Kipping Training

I'm going to say something that make a lot of people happy and a lot of people want to grab their pitchforks.


Kipping isn't all bad.

There. I said it. Kipping isn't all bad. But before you grab a pitchfork and run to bang out an AMRAP workout, let me explain.


Efficiency versus Inefficiency

I said kipping isn't ALL bad. Sometimes, it is appropriate and sometimes it's inappropriate. It all depends on the situation.


Strength training, especially for the upper body should generally be inefficient. By inefficient, I mean using things like straight arms, using only one hand, using a bad lever etc. This inefficiency during strength training builds a more resilient and adaptable mover and athlete. There are less situations where they will find themselves weak and unprepared.


So when it comes to strength training, ditch the kip.

 For strength, pull-ups, muscle ups, dip etc should be strict to build the strength through the full range of motion.

 This is where someone comes in and usually ask "But what if you can't do a strict one? Kipping can progress you there!"

 Kipping is NOT the best tool in the box for gaining strength. For example, in a kipping pull up, the bottom range often goes fairly untrained due to you having the most kip momentum at the bottom. You may find yourself close to being able to do a strict pull up, but unable to initiate it. Why leave holes and weak links in your strength?

 On the other hand, what about during movement?

During movement, we should strive to be efficient.

I will be the first to admit, if I am hanging off a cliff for dear life, I will kip harder than a Crossfitter about to win the grand prize at the Games if it will help me get over that cliff and save my life. The same applies for when I am practicing parkour or various hanging arts. If the kip will increase my efficiency and allow me to conserve energy and move better, I will do it. We shouldn't throw the baby out with the bathwater.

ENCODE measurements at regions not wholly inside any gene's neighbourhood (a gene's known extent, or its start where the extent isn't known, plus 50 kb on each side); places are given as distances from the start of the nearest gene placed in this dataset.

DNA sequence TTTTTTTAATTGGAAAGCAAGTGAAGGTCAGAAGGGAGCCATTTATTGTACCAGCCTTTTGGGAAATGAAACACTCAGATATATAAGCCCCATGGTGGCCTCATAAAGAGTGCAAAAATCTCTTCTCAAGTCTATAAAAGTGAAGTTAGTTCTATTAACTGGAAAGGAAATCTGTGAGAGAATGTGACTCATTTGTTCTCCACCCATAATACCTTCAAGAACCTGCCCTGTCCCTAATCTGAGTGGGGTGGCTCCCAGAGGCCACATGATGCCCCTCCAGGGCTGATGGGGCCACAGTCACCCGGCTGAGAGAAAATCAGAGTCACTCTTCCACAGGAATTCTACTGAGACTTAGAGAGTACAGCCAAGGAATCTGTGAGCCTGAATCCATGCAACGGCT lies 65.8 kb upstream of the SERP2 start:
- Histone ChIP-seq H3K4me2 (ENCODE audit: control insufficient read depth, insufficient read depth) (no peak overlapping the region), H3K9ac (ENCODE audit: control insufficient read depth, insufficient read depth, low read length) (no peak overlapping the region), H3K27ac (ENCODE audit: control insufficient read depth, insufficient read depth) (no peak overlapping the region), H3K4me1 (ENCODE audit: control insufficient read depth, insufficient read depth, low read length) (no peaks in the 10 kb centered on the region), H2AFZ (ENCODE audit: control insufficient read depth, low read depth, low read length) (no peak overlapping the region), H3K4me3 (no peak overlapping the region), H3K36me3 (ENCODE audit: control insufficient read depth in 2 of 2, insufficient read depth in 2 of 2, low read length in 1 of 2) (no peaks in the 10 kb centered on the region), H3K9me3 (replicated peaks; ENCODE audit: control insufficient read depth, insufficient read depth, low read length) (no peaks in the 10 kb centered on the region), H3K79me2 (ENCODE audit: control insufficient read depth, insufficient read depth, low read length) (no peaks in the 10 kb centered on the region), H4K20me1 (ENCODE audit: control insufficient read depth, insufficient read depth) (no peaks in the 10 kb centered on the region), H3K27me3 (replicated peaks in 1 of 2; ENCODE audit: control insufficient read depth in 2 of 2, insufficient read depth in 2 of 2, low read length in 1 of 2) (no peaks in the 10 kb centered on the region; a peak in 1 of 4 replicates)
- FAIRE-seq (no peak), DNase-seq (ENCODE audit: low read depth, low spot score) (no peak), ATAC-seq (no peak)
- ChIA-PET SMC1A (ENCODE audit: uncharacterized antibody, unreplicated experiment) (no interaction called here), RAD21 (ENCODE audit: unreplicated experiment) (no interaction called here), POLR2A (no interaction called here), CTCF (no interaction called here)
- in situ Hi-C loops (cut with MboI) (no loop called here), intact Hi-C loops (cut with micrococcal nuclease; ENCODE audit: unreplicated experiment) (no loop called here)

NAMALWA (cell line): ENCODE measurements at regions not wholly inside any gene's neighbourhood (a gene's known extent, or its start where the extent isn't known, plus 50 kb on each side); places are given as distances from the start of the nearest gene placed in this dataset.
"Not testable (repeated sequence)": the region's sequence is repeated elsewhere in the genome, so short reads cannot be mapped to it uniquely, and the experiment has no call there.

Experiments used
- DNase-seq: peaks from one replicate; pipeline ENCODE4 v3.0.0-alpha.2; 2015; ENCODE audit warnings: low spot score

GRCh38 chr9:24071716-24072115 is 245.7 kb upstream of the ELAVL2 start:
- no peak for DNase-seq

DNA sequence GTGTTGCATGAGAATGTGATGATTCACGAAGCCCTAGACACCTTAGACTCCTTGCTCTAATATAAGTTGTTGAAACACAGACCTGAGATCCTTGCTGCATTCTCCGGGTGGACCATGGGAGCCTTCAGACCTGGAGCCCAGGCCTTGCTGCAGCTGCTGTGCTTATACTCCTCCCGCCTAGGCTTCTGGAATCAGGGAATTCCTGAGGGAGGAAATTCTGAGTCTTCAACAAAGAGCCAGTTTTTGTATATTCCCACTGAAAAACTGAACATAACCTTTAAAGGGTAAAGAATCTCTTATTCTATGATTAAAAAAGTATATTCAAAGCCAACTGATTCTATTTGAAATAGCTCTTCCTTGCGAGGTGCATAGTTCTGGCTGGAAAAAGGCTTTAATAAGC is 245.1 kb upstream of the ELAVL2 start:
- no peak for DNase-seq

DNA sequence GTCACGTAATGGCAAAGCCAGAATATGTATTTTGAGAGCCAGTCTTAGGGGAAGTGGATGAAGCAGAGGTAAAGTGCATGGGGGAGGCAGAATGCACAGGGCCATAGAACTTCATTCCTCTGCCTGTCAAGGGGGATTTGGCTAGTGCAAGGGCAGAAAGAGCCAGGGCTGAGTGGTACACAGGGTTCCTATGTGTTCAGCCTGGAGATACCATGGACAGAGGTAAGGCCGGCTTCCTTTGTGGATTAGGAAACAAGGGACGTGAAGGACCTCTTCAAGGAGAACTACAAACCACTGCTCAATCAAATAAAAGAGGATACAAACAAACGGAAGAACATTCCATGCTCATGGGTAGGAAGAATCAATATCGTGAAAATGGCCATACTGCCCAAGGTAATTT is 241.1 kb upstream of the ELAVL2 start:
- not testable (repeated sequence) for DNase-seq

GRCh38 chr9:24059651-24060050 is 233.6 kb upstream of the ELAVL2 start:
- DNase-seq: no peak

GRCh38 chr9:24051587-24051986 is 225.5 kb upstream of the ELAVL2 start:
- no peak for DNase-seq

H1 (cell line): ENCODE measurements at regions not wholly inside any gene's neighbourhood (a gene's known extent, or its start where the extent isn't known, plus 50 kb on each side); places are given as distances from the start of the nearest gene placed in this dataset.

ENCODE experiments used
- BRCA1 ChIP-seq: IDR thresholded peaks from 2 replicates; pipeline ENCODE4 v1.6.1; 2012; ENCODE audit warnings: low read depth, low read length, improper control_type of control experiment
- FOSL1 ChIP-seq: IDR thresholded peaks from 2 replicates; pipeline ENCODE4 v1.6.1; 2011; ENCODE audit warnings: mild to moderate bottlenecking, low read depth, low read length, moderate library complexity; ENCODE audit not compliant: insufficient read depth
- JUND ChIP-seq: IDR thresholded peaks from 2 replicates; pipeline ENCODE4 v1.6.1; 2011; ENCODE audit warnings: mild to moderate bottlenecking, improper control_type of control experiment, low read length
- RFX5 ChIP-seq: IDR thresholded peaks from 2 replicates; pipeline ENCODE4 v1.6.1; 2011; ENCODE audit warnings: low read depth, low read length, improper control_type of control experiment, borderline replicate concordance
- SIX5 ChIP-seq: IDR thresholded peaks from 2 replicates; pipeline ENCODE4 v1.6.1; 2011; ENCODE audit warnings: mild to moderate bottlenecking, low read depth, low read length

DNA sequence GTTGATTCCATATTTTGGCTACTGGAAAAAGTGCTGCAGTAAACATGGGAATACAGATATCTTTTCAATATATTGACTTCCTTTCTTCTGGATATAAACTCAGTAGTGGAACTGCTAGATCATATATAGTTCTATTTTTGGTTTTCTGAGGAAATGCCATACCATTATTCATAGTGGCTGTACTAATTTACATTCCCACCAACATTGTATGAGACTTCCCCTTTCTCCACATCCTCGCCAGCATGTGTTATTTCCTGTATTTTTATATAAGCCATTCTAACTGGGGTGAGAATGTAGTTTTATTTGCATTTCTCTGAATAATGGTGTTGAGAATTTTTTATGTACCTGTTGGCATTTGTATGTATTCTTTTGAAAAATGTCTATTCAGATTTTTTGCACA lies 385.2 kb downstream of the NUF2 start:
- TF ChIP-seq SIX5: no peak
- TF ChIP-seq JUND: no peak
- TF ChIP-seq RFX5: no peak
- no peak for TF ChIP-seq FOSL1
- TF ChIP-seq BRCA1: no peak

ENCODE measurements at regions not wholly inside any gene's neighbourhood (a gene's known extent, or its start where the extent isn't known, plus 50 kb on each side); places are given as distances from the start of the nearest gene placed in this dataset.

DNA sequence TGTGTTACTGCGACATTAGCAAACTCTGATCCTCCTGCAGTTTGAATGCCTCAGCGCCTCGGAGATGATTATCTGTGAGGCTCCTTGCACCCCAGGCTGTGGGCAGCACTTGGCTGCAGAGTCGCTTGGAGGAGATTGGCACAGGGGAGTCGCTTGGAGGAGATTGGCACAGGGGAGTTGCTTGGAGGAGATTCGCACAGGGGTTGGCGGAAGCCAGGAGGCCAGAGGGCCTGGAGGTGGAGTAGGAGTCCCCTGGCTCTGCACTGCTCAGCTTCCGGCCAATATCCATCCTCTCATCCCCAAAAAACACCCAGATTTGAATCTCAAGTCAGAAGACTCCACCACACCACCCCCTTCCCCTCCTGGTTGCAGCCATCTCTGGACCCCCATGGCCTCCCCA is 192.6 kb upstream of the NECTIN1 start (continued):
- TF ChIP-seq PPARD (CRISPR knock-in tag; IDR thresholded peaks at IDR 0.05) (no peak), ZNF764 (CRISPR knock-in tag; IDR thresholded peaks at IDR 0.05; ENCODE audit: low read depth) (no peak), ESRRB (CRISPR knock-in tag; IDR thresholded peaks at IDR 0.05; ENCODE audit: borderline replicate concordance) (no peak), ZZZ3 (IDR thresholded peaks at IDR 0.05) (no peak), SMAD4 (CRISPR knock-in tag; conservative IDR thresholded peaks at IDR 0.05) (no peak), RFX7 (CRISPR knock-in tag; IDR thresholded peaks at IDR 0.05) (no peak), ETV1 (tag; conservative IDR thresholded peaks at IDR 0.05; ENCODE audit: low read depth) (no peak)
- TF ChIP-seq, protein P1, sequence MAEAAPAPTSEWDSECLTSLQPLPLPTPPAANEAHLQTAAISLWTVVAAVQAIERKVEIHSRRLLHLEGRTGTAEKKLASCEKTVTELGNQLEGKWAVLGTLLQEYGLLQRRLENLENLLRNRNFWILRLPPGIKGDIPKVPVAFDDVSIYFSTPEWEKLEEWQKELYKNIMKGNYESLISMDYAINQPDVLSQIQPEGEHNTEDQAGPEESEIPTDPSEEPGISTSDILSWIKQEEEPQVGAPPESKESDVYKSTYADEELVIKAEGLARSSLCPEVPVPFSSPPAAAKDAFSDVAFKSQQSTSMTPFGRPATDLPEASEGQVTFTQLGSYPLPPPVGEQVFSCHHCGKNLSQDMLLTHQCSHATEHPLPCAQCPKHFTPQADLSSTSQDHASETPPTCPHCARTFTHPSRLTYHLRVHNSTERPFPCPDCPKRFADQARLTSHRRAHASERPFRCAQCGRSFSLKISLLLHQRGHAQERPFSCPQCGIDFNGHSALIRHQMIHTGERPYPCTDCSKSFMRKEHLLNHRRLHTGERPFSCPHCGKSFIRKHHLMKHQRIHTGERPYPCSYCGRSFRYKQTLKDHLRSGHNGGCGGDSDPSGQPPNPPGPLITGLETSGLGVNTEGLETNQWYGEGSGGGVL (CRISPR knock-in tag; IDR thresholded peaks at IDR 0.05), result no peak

This applies to more than just kipping. Generally, we want to be efficient during movement and inefficient during training. From years of BJJ, you learn that good technique is key and important. But having the strength to muscle something is great when it comes to competition or a street situation. You want great technique AND the strength to not need it. You want good strength AND the technique to use very little of it. That right there is going to be a great athlete.

So don't completely eliminate the kip from your movement arsenal. There are times where it is warranted like during movement or competition. But remember to leave it alone when you should be inefficient like during strength training.

 Use that and go improve your move!